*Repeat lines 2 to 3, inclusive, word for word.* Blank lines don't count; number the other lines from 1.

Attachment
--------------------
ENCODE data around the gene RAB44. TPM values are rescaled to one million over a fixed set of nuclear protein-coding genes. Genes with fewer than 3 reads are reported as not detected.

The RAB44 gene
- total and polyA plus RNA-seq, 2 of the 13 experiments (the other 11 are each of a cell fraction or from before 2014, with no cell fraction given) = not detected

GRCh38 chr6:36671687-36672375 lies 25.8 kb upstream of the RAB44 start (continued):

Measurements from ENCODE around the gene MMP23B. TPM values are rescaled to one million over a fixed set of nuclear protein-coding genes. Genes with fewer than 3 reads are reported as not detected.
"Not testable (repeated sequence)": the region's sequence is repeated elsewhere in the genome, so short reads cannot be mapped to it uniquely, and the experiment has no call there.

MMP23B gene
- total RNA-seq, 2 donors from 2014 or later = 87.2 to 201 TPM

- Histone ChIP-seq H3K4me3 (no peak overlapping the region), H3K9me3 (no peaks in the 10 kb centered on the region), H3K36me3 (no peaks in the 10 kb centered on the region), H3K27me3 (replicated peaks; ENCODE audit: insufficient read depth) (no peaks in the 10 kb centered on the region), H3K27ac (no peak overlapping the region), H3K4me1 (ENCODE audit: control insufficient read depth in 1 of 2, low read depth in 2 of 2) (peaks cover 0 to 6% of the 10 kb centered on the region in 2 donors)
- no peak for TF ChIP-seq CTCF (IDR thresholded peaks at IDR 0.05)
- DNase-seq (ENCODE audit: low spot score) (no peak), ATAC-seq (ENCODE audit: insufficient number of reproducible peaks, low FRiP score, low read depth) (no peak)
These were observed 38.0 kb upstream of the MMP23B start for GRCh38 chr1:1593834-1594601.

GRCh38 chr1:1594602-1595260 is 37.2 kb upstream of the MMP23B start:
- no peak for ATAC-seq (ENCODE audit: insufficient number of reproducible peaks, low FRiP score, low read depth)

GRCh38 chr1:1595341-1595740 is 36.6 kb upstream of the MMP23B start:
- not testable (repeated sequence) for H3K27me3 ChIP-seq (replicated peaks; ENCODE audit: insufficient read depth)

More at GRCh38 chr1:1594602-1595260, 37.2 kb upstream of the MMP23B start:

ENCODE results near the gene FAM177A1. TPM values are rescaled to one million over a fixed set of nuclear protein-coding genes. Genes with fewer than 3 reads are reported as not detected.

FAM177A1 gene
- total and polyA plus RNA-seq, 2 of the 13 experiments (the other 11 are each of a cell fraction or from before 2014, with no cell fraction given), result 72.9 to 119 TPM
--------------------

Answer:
The RAB44 gene
- total and polyA plus RNA-seq, 2 of the 13 experiments (the other 11 are each of a cell fraction or from before 2014, with no cell fraction given) = not detected